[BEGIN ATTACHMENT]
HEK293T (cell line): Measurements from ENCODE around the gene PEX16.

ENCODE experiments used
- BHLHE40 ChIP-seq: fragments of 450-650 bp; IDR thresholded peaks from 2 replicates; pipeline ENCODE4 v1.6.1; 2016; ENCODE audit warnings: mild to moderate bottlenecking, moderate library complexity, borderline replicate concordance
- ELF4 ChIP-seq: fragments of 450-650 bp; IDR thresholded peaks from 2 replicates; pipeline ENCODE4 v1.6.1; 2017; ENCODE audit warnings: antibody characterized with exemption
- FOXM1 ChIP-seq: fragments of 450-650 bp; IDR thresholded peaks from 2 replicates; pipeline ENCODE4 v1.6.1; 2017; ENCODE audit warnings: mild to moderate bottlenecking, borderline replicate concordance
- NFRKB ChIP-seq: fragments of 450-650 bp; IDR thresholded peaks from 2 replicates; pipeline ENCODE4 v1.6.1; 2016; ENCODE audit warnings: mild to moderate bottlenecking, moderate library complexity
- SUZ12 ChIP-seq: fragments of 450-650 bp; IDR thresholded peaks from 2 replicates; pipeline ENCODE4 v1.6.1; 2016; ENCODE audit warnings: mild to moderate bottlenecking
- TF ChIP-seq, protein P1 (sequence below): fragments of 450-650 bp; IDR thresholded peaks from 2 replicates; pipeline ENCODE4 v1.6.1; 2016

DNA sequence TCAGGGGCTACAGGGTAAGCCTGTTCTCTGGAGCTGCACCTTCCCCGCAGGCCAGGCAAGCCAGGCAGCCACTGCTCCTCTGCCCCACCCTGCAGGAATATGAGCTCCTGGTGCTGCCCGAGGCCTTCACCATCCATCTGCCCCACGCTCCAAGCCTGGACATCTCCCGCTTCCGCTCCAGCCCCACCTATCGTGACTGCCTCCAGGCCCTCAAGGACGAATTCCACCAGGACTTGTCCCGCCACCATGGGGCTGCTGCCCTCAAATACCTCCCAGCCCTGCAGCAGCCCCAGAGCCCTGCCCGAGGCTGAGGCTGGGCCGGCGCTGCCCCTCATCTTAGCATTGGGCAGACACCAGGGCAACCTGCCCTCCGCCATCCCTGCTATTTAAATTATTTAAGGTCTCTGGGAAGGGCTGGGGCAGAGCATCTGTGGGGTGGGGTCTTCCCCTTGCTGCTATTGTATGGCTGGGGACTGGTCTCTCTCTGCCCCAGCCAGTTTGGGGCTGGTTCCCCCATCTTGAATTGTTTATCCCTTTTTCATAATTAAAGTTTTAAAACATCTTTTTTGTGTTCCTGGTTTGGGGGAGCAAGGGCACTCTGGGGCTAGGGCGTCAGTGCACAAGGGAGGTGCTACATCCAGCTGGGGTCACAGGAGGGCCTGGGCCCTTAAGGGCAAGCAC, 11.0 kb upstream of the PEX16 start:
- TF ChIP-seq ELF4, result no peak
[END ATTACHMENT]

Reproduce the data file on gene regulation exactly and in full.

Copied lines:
HEK293T (cell line): Measurements from ENCODE around the gene PEX16.

ENCODE experiments used
- BHLHE40 ChIP-seq: fragments of 450-650 bp; IDR thresholded peaks from 2 replicates; pipeline ENCODE4 v1.6.1; 2016; ENCODE audit warnings: mild to moderate bottlenecking, moderate library complexity, borderline replicate concordance
- ELF4 ChIP-seq: fragments of 450-650 bp; IDR thresholded peaks from 2 replicates; pipeline ENCODE4 v1.6.1; 2017; ENCODE audit warnings: antibody characterized with exemption
- FOXM1 ChIP-seq: fragments of 450-650 bp; IDR thresholded peaks from 2 replicates; pipeline ENCODE4 v1.6.1; 2017; ENCODE audit warnings: mild to moderate bottlenecking, borderline replicate concordance
- NFRKB ChIP-seq: fragments of 450-650 bp; IDR thresholded peaks from 2 replicates; pipeline ENCODE4 v1.6.1; 2016; ENCODE audit warnings: mild to moderate bottlenecking, moderate library complexity
- SUZ12 ChIP-seq: fragments of 450-650 bp; IDR thresholded peaks from 2 replicates; pipeline ENCODE4 v1.6.1; 2016; ENCODE audit warnings: mild to moderate bottlenecking
- TF ChIP-seq, protein P1 (sequence below): fragments of 450-650 bp; IDR thresholded peaks from 2 replicates; pipeline ENCODE4 v1.6.1; 2016

DNA sequence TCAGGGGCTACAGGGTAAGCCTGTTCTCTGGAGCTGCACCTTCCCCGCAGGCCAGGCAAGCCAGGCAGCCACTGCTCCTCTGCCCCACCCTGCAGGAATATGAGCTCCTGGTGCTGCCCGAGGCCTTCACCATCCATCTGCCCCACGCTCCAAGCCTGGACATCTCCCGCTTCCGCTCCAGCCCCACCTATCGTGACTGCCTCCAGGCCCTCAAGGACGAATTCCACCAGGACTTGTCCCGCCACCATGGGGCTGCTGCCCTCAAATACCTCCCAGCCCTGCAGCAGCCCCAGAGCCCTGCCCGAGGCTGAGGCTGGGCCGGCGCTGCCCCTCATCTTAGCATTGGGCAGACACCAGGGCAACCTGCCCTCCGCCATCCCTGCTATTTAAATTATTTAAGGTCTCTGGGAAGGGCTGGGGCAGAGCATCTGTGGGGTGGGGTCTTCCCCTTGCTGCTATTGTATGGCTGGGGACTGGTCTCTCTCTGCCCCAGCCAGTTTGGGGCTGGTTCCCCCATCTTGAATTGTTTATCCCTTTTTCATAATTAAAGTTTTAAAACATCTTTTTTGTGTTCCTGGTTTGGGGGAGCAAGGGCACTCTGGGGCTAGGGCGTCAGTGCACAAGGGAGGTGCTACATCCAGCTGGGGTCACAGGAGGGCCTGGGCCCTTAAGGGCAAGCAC, 11.0 kb upstream of the PEX16 start:
- TF ChIP-seq ELF4, result no peak